Petal Is Angry, But Optimistic On ‘Magic Gone’

July 25, 2018
Photo: Petal publicity photo(Photo: courtesy of the artist)

Kiley Lotz has an unusual description of her new album, "Magic Gone."

"'Magic Gone' is like putting on a hazmat suit and going in," she says. "And hoping you come out alive."

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She confronts some painful topics on “Magic Gone,” her second album as Petal. Her songs deal with paranoia, resentment of the music industry and her lifelong battle with anxiety and depression. 

It was a tough record to make. She even had to stop writing it at one point.

"In the midst of touring so much and trying to come to terms with all those things that were untouched for 25 years, it was just a recipe for a nose dive," she says.

Lotz eventually took a long break from her music. She moved back to her home state of Pennsylvania to enter intensive treatment for her mental health.

That experience shaped the music on “Magic Gone.” The album is split into two parts: Songs she wrote before treatment, and songs she wrote in recovery.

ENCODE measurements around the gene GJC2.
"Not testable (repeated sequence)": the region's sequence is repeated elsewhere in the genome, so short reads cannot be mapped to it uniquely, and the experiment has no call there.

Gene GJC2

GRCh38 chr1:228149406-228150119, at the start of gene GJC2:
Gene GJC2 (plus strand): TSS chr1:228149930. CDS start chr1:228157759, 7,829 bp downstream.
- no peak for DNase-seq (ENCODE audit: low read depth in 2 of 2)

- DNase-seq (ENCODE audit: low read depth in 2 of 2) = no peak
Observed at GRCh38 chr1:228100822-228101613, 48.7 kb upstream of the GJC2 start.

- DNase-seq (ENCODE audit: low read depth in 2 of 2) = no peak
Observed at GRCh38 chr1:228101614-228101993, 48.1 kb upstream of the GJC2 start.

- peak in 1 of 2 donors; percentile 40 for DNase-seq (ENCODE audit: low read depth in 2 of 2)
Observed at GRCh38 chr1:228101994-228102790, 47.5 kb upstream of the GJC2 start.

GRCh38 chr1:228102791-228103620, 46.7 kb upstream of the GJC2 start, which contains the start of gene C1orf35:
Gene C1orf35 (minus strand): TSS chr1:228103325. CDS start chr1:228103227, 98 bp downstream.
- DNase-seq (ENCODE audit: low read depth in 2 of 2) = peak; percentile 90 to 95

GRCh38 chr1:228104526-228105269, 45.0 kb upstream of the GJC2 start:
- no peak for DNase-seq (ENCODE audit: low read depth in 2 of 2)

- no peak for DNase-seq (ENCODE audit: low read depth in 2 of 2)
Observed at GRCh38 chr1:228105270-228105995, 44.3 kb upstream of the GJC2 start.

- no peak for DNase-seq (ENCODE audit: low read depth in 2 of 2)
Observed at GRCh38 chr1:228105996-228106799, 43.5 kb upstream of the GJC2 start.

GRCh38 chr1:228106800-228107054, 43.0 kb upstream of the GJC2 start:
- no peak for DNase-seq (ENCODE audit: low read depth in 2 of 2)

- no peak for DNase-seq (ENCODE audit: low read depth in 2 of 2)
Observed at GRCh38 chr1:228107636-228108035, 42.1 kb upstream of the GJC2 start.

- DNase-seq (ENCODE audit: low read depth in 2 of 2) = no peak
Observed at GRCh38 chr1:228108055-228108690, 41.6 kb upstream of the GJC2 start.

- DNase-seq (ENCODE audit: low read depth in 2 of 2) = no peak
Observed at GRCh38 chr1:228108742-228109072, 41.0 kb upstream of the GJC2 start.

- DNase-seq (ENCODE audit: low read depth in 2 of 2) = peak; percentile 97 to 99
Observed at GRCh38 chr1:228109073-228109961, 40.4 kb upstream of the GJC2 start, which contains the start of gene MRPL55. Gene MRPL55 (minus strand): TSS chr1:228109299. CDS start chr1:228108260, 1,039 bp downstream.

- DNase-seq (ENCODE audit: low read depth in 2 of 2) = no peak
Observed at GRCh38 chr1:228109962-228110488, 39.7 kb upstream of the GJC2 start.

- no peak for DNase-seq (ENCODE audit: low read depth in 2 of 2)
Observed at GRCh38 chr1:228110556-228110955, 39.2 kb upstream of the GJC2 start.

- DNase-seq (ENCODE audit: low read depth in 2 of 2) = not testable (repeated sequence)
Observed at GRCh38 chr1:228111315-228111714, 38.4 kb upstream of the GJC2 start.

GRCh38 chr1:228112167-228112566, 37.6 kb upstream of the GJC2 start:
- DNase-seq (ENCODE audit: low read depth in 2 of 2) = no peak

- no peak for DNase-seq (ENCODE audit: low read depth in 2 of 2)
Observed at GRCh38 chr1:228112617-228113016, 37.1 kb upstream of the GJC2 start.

"When you listen to the record you hear that split of very weary and cynical and scared and angry," she says. "And then on the second half there's still fear and anger. But there's some optimism and songs about coming to terms with things." 

Lotz says she struggled to write about those feelings before. But they’re front and center on “Magic Gone.”

"I don't really love feeling angry, I don't really love feeling jealous," she says. "Those are the worst feelings in the world. But on this record I just let myself voice that stuff."

Lotz is back on tour with Petal now. She says it hasn’t been easy so far. Playing songs from “Magic Gone” can bring up some painful memories.

"I need to be able to get through the set without losing it," she says. "Is it a good idea to be writing stuff like this? Is it a way of processing if you're having to resurface this stuff?

"But it’s the only way I've ever written. And it seems to be connecting with people the best."

And those shows, however uncomfortable, are strengthening those connections. 

"When folks come up to me at the shows and say that they went and got help or they have anxiety too and came to the show to see me, I know how big of a deal that is," she says.

"That means everything to me and it definitely makes it worth it."

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